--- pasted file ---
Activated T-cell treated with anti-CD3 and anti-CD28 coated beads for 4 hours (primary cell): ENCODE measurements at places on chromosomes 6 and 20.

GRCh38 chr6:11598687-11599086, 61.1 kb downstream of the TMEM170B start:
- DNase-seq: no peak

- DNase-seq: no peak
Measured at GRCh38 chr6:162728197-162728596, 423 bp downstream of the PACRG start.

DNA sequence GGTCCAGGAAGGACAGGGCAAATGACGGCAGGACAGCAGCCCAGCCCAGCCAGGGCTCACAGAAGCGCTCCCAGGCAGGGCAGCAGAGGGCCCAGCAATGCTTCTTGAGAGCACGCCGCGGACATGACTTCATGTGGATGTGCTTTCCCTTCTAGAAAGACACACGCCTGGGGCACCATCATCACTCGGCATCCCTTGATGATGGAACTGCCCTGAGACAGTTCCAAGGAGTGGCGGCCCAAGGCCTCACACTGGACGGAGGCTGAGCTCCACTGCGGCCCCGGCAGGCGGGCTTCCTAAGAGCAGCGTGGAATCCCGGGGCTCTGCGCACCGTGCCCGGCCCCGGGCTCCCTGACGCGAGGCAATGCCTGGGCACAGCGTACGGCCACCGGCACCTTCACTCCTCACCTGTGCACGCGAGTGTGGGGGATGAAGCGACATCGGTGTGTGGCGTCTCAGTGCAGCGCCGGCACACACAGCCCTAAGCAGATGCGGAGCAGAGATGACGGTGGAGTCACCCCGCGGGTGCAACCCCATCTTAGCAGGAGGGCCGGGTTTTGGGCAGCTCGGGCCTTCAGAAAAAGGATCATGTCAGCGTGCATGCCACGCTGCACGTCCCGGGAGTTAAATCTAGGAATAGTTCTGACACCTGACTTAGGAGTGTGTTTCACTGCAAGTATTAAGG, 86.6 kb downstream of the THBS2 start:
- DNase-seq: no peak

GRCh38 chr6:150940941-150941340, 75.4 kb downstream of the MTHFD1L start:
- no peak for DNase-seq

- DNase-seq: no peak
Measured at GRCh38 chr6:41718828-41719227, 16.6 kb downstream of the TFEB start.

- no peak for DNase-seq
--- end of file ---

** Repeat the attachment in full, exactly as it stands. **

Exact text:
Activated T-cell treated with anti-CD3 and anti-CD28 coated beads for 4 hours (primary cell): ENCODE measurements at places on chromosomes 6 and 20.

GRCh38 chr6:11598687-11599086, 61.1 kb downstream of the TMEM170B start:
- DNase-seq: no peak

- DNase-seq: no peak
Measured at GRCh38 chr6:162728197-162728596, 423 bp downstream of the PACRG start.

DNA sequence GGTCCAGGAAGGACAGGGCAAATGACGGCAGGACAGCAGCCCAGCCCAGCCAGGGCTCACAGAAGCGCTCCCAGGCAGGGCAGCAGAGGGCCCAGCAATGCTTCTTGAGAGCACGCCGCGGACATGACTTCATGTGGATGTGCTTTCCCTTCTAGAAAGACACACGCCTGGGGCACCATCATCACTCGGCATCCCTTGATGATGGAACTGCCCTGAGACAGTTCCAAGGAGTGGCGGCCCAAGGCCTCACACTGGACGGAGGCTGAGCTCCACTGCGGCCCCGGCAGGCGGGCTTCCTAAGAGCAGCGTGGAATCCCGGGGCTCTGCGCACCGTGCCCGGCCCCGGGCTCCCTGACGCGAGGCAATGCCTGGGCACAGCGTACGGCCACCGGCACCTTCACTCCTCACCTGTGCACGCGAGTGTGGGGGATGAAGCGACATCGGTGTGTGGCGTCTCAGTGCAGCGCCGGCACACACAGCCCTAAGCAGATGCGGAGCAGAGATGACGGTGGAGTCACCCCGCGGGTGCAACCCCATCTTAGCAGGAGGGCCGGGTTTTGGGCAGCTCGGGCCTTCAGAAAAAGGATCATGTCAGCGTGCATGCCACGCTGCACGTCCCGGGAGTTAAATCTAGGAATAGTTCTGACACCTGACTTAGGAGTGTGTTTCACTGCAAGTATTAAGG, 86.6 kb downstream of the THBS2 start:
- DNase-seq: no peak

GRCh38 chr6:150940941-150941340, 75.4 kb downstream of the MTHFD1L start:
- no peak for DNase-seq

- DNase-seq: no peak
Measured at GRCh38 chr6:41718828-41719227, 16.6 kb downstream of the TFEB start.

- no peak for DNase-seq